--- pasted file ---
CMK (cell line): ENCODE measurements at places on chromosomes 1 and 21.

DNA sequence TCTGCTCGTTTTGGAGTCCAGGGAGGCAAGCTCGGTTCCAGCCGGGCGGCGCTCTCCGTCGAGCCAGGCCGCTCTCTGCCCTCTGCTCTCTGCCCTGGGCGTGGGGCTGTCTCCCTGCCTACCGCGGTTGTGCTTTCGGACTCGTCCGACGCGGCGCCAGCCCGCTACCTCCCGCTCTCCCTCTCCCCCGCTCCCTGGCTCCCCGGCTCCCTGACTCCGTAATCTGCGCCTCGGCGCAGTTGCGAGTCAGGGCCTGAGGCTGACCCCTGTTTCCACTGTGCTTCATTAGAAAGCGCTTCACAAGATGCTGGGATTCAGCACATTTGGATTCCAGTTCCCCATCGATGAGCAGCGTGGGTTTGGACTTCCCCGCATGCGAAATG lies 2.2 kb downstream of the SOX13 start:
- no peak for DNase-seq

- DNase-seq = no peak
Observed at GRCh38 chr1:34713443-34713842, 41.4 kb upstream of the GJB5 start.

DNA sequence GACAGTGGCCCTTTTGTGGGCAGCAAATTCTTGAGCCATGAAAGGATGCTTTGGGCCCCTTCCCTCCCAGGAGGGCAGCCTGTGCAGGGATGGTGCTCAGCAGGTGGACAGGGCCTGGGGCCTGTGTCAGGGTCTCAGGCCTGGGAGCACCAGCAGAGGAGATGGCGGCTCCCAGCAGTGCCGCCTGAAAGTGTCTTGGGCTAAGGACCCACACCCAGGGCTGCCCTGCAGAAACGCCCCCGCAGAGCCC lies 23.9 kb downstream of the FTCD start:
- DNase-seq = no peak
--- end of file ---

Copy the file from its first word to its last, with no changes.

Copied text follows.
CMK (cell line): ENCODE measurements at places on chromosomes 1 and 21.

DNA sequence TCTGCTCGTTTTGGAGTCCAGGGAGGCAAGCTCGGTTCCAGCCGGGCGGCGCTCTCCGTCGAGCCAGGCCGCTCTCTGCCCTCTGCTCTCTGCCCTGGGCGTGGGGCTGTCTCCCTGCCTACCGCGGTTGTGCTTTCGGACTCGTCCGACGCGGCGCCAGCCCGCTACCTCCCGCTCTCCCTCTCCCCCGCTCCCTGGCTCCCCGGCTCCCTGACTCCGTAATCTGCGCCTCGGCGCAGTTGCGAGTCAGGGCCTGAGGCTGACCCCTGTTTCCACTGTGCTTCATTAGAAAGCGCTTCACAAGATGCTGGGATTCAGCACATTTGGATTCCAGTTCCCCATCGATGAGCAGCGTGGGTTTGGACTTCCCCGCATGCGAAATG lies 2.2 kb downstream of the SOX13 start:
- no peak for DNase-seq

- DNase-seq = no peak
Observed at GRCh38 chr1:34713443-34713842, 41.4 kb upstream of the GJB5 start.

DNA sequence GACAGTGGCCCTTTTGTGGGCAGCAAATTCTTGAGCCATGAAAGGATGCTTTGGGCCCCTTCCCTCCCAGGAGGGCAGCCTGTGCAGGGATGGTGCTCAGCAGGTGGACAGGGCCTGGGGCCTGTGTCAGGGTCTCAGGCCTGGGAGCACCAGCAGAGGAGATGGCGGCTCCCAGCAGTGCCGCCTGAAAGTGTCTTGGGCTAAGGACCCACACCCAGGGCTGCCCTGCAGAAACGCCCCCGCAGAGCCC lies 23.9 kb downstream of the FTCD start:
- DNase-seq = no peak